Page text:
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Re: [RC6] rgb(50%, ..., ...) or rgb(..., 50%, ...) or rgb(..., ..., 50%): fractional value!

From: Gérard Talbot <css21testsuite@gtalbot.org>
Date: Wed, 5 Dec 2012 20:49:58 -0500
Message-ID: <71c267a4352e576681cb2be5e781e808.squirrel@ed-sh-cp3.entirelydigital.com>
To: "Rebecca Hauck" <rhauck@adobe.com>
Cc: "Arron Eicholz" <arron.eicholz@microsoft.com>, "Public CSS test suite mailing list" <public-css-testsuite@w3.org>

Le Mer 5 décembre 2012 19:25, Rebecca Hauck a écrit :
> Hi Gérard & Arron,
>
>
> I encountered many of these tests when scrubbing the list of things we
> want to fix for the CSS2.1 Test Suite 2.0 release. In fact, there are
> ~100
> tests with this issue  so coming up with a solution to this have a big
> impact on the overall todo list.
>
> After looking at them, I noticed that all of them except for those named
> background-color-* use the same rgb() syntax for both the test and
> reference elements.


Rebecca,

Correct. All of them except those named background-color-* use the same
rgb() syntax for both the test and reference elements.

If the test is about color (and border-[bottom|left|right|top]-color,
background-color, outline-color are tests about color), then its
associated reftest should be using another method, a different method
for expressing/rendering such color. So, if both the test and reftest
are using rgb(%, %, %) and comparing a color with a background-color,
then it is *not* using a different method, another method of expressing
colors, of rendering colors and for comparing colors.

So,

http://test.csswg.org/suites/css2.1/nightly-unstable/html4/color-049.htm

can never actually fail.


>
> Example: border-bottom-color-049 has:
>
>      #test
>      {
> 	border-bottom-style: solid;
> 	border-bottom-width: 1in;
>         border-bottom-color: rgb(1%, 1%, 1%);
>         height: 0;
>      }
>
>      #reference
>      {
>         background-color: rgb(1%, 1%, 1%);
>         margin-top: 10px;
>      }
>
>
>
> First point:
> The way this is written, is the fractional color value really a
> precision
> issue? In other words, whether the UA rounds up or down, isn't it fair
> to
> assume that it'd do the same thing for both the test and reference
> elements so they'd always match?


It is fair to assume that it will do the same rounding (up or down) for
both the test and reference and so they should *always* match: in fact,
this is already verifiable and verified too. A consequence of this is
that, eg.

http://test.csswg.org/suites/css2.1/nightly-unstable/html4/color-049.htm

can never actually fail.


> Or am I missing something here?
>
>
> Second point:
> However, does this expose a different weakness in the test?


I think it does expose a weakness in the test. An automated checking of
background-color-* test (software comparing screenshots) would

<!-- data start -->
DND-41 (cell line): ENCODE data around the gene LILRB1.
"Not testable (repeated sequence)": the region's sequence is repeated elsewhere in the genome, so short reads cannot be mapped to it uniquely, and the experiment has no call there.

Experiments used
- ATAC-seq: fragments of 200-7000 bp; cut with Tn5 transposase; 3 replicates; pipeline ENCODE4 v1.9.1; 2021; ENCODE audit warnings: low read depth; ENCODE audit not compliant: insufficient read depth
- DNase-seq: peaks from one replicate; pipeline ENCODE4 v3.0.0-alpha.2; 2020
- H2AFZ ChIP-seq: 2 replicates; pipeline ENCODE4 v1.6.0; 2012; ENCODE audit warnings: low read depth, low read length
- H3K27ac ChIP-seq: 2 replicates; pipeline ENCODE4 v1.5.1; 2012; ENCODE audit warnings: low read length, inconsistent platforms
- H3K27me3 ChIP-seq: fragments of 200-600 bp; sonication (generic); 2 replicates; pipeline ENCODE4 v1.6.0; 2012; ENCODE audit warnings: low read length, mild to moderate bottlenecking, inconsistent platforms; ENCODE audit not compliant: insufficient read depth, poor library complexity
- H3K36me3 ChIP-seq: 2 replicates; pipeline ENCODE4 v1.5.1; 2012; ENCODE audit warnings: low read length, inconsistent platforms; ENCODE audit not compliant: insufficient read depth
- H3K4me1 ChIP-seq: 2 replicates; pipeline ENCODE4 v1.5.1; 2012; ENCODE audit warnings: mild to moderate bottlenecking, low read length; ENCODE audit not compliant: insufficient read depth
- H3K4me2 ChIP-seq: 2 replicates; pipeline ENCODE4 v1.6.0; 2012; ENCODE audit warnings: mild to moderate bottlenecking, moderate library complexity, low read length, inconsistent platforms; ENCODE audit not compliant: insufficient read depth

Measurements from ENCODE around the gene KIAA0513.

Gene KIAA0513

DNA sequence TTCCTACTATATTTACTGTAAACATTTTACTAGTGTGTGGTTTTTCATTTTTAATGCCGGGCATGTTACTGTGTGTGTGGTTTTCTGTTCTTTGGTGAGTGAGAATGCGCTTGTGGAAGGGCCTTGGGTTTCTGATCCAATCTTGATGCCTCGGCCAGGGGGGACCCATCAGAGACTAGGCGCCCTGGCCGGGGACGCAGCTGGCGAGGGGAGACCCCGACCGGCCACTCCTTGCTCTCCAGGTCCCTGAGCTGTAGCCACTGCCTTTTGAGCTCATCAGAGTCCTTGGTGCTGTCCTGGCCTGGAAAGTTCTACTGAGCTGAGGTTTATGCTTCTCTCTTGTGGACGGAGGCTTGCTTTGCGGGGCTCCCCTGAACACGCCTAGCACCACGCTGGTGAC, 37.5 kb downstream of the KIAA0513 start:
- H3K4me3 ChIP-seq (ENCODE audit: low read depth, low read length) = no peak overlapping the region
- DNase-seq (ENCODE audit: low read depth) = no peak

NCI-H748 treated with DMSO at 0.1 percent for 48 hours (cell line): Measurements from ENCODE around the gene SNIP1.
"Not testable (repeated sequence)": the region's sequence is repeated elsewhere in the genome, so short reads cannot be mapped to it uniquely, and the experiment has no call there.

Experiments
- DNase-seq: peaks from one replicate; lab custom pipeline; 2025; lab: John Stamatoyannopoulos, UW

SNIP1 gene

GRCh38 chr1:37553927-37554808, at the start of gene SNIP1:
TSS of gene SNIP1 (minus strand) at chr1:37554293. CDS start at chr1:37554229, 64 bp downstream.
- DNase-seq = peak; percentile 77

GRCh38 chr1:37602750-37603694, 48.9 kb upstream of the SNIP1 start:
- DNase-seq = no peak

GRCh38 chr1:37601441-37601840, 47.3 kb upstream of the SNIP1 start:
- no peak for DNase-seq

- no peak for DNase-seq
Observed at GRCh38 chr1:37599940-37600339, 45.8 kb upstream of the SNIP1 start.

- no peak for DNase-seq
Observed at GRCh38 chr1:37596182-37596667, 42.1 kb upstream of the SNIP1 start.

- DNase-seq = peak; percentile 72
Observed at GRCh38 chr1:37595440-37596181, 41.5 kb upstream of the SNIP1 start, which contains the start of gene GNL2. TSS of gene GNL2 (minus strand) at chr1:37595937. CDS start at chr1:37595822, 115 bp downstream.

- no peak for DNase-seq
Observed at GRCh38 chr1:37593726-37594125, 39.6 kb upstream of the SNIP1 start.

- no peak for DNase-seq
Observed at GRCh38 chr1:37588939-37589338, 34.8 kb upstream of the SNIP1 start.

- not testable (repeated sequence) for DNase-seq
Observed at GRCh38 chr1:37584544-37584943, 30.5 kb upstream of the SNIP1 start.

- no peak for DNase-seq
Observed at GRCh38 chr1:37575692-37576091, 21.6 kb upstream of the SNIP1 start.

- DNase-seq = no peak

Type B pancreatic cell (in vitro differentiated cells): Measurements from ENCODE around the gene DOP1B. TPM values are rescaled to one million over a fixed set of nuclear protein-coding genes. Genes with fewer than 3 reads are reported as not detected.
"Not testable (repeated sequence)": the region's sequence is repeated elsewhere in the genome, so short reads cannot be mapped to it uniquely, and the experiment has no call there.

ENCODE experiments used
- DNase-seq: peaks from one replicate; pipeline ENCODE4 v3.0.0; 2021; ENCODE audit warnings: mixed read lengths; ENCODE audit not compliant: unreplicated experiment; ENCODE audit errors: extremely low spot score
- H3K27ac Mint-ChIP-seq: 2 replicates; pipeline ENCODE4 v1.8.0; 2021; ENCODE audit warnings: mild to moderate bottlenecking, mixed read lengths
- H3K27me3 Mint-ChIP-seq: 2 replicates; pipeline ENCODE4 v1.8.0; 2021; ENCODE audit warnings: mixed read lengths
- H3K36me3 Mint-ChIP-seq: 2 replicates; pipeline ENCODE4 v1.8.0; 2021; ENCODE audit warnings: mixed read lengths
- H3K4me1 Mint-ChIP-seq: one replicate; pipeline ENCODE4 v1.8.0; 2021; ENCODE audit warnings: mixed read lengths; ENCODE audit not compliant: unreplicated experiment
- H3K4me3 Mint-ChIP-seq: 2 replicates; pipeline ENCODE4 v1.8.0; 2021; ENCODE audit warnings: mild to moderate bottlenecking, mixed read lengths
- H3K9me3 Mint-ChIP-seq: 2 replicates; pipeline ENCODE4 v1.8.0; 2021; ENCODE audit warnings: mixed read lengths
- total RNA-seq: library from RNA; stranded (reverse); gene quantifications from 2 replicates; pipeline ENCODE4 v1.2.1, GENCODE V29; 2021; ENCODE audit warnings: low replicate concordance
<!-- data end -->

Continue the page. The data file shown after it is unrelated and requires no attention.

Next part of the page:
eventually report failures that no human eyes would be able to
see/notice to begin with.

rgb(1%, 1%, 1%) is *not* #020202 in some browsers.


rgb(1%, 1%, 1%) is equivalent to #020202 in some other browsers.

Therefore, there is a weakness in the test which can be explained.

The thing is:

background-color-049 would eventually be reported as a failure by some
browsers while color-049 would never be reported as a failure by any/all
browsers.

So, we're not even consistent in doing tests and we're not really doing
good testing either.


> Since this
> is
> testing rgb() with % args with a particular property in focus, is it an
> accepted practice to use the same input for the reference rendering
> using
> a different property?


A different property: yes, in a very wide majority of tests and
situations. But here, what annoyed me from the beginning is that we are
comparing 2 colors with the same feature, with the same method of
"creating" such color code, which is rgb(%, %, %).


> I understand you must make assumptions about the
> behavior or stability of everything you use in a test file. But if this
> test failed, it would be difficult to tell right away where the point of
> failure is - the test property, the ref property or the rgb() value.  If
> it is indeed acceptable to construct a test this way, then my first
> point
> still stands.
>
> Third point:
> Specifically for the tests with 50% values - Nothing about those tests
> is
> special to 50%. I think these can be changed to 20%,40%,60% or 80% and
> compared to non-fractional rgb values (that is, if the %'s need to be
> removed at all)


Those percentage numbers are good numbers:

rgb(20%, 20%, 20%) == #333333  (20% of 255 == 51)

rgb(40%, 40%, 40%) == #666666  (40% of 255 == 102)

rgb(60%, 60%, 60%) == #999999  (60% of 255 == 153)

rgb(80%, 80%, 80%) == #CCCCCC  (80% of 255 == 204)


>
> The tests named background-color-* all use pngs as a reference, so those
> are definitely problematic. Changing the 50% tests to 40% would fix some
> of them, but I don't have a solution for those testing 1% and 99%.
>
> And, speaking briefly about it with Arron this morning, I understand
> there
> are several hundred more that have this issue - basically all
> color-related tests, so this extends wider than what we currently have
> identified for the 2.0 release.
>
> Thoughts?

Proposal

a) remove all the tests with rgb(1%, , ) or with rgb( , 1%, ) or with
rgb( , , 1%) and with rgb(99%, , ) or with rgb( , 99%, ) or with rgb( ,
, 99%)
b) convert the ones using rgb(50%, , ) or with rgb( , 50%, ) or with
rgb( , , 50%) to be using 40% instead
c) create support files with #660000, #006600, #000066 and #666666


Gérard
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Received on Thursday, 6 December 2012 01:50:54 GMT

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